Significant climate change impacts expected in Ireland

Date released: Mar 14 2007

Significant climate change impacts are expected to occur in Ireland over the coming decades even if the EU target, of limiting global climate change to EU 2° Celsius, is met. Planning and adaptation actions are needed to reduce the worst effects of unavoidable climate change in the coming decades. 

These are some of the findings of the research report, entitled Implications of the EU Climate Protection Target for Ireland, published today by the Environmental Protection Agency (EPA). 

Commenting on the report, Mr. Gerard O’Leary, Programme Manager, EPA, said,

“This report reinforces the need for continued prominence to be given to climate change issues, and for strong action to be taken on greenhouse gas emissions reduction, such as the steps agreed recently at EU level.   However, it is not just a matter of reducing emissions, but also of adapting to those changes and impacts that are now unavoidable. These must now be taken on board in planning and investments in infrastructure.”

 

The report predicts that a global temperature rise of up to 2° Celsius would result in negative changes include the following:

  • Increased likelihood and magnitude of river and coastal flooding
  • Water shortages in summer in the east, increased need for irrigation of crops
  • Negative impacts on water quality
  • Changes in the distribution of species, and possible extinction of vulnerable species requiring cooler conditions, e.g., the Arctic Char
  • Effects on fisheries, which are sensitive to small changes in temperature, e.g., Cod
  • Increased frequency of wild fires and pest infestation.

The EU considers that the most dangerous climate impacts can be avoided if global average temperatures do not exceed 2° Celsius above pre-industrial levels.  Co-ordinated international actions to reduce greenhouse gas (GHG) emissions are required to ensure that this temperature limit is not exceeded.  Developed countries need to take the lead on these reductions.Should this EU target not be achieved, however, the report states that a global temperature increase higher than 2° Celsius would eventually lead to the loss of major ice sheets in Greenland and Antarctica.  Globally, millions would be at risk of displacement, hunger and disease, as a result of water shortages, coastal flooding and disruption to food production.   Impacts in Ireland would include significant sea level rise, more intense storms and rainfall events.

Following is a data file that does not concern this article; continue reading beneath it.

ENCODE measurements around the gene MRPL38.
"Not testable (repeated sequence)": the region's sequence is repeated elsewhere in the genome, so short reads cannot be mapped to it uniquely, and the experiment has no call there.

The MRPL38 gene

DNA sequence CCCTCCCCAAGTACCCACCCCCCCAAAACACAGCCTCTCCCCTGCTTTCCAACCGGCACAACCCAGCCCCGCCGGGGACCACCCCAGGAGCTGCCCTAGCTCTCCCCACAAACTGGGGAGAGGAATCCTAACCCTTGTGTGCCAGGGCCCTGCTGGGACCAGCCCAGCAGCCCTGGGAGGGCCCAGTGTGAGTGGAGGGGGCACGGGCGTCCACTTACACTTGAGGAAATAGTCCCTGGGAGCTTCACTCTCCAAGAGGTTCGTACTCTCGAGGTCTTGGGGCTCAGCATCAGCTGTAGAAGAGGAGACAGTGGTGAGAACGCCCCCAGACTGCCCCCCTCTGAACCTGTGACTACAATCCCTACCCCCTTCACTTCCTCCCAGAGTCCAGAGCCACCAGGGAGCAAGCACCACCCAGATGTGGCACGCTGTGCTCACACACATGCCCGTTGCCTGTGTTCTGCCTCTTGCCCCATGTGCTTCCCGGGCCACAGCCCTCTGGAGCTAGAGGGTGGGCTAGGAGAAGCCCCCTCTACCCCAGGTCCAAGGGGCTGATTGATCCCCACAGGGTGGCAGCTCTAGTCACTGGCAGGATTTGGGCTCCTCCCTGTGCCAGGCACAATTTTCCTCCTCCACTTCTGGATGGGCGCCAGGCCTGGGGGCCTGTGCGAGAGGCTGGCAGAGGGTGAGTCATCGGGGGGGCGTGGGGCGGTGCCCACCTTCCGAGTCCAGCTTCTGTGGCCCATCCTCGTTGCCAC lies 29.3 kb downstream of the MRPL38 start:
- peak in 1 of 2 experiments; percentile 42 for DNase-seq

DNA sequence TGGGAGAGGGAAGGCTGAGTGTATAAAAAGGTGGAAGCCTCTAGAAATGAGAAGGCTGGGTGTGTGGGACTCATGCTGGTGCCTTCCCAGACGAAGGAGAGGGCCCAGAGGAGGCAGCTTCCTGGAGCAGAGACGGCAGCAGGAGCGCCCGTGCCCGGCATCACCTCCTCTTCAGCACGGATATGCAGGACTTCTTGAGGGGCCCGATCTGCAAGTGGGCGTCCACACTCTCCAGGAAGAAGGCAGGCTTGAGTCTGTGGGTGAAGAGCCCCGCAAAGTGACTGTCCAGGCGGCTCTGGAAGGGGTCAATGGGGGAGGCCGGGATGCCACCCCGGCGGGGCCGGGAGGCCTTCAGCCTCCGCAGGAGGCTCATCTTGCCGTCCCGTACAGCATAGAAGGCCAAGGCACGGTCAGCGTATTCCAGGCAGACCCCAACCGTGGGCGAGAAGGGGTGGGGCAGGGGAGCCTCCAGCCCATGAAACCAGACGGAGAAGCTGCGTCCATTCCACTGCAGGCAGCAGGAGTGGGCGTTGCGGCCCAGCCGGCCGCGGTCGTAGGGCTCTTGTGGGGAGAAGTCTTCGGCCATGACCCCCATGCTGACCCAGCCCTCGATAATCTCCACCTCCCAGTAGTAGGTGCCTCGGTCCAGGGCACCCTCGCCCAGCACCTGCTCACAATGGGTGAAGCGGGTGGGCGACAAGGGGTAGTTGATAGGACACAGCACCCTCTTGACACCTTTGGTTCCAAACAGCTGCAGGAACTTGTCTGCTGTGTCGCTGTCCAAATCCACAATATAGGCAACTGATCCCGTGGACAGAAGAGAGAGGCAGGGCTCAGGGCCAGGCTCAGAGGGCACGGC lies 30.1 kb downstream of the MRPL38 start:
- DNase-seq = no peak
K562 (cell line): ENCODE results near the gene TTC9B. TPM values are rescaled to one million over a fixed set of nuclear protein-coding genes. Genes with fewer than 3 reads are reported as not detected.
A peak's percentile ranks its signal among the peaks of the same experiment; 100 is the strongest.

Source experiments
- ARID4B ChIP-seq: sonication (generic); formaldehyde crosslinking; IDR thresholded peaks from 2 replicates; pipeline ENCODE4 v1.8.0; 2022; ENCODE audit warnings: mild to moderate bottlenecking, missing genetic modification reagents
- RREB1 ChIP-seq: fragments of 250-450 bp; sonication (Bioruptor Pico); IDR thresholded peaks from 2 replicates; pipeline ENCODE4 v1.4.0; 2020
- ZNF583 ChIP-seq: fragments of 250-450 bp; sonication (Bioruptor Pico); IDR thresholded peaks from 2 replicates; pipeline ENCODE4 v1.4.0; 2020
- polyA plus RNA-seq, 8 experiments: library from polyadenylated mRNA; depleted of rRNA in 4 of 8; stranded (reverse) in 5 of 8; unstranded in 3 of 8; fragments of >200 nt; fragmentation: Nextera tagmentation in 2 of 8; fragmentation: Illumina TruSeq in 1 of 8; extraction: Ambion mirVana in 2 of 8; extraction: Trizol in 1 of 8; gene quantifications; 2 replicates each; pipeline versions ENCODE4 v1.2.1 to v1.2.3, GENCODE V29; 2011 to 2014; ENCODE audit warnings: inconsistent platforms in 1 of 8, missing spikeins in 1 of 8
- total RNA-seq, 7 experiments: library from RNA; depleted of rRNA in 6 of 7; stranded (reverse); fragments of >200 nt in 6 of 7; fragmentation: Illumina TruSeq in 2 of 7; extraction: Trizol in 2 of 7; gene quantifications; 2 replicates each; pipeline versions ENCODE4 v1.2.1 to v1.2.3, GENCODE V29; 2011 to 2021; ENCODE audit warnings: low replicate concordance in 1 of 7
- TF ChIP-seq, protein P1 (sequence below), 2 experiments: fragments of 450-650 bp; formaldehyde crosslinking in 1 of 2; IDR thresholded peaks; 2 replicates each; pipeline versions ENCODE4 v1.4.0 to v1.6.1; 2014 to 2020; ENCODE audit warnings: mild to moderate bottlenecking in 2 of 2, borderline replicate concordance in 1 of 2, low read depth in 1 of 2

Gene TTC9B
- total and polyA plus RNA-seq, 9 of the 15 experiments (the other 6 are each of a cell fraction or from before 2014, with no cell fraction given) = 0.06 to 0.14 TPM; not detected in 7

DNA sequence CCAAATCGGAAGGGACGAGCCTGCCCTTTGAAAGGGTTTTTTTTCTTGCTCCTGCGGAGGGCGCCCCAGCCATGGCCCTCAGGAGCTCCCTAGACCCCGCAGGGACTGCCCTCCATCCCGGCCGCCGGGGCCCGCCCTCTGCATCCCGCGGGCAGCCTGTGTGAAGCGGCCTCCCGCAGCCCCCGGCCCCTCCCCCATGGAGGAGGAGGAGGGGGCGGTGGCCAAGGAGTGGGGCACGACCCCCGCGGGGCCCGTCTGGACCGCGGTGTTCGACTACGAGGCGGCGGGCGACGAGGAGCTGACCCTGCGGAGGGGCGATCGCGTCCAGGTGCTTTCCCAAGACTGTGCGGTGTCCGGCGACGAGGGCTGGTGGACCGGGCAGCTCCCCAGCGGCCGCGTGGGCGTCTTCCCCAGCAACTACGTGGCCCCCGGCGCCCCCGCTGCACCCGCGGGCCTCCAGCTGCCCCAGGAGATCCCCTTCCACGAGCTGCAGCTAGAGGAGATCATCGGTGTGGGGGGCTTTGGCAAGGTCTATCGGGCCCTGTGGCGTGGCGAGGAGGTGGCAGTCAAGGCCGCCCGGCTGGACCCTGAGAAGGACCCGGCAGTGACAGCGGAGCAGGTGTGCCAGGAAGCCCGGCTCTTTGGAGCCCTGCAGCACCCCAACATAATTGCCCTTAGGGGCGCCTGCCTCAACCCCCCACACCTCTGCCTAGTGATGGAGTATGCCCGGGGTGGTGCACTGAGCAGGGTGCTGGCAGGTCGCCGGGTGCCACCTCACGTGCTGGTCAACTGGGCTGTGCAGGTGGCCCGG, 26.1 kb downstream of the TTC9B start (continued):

The report was prepared as part of the programme of the EPA’s Environmental Research Centre by the Irish Climate Analysis and Research Units from the Department of Geography, National University of Ireland, Maynooth. It is the first study to directly address the implications for Ireland of a 2° Celsius increase in mean global temperatures. The research project highlights major changes that occurred in Ireland about 8000 years ago when a relatively sudden influx of fresh water from northern Canada is considered to have temporarily switched of the Gulf Stream flow. This resulted in an abrupt and widespread cooling event in and around Ireland. 

Dr John Sweeney of National University of Ireland, Maynooth, one of the authors of the Report stated that,  

“This shows what could happen if the Greenland Ice shelf melts. Long-term impacts of global warming could include collapse of major ice shelves and resulting devastating effect on Ireland.    Time is rapidly running out for achievement of the 2° Celsius target and so avoiding the most dangerous impacts of climate change.”

 

Download the climate change report

Additional material

The objective of the UN Framework Convention on Climate Change (UNFCCC) is to stabilise atmospheric greenhouse gases at a level that would prevent dangerous human interference with the climate system.  The UFCCC provides the framework under which actions, to address climate change, are agreed. The Kyoto Protocol was established under the UNFCCC.

There is no international agreement on what constitutes a dangerous level.  The EU considers that if global average temperatures do not exceed  2oC above pre-industrial levels then the most dangerous climate impacts can be avoided.   The recent Intergovernmental Panel on Climate Change (IPCC) 4th Assessment Report indicates that at current  GHG levels the earth’s surface is committed to warming of  about 1.3O C above pre-industrial levels,  i.e., greater than half the EU 2 OC climate protection target.

The global average temperature is a regionally weighted average value. The increase in the global temperature caused by increased greenhouse gas levels will vary from region to region.  The average Arctic temperature, for example, has increased by twice the global average rate over the past 100 years.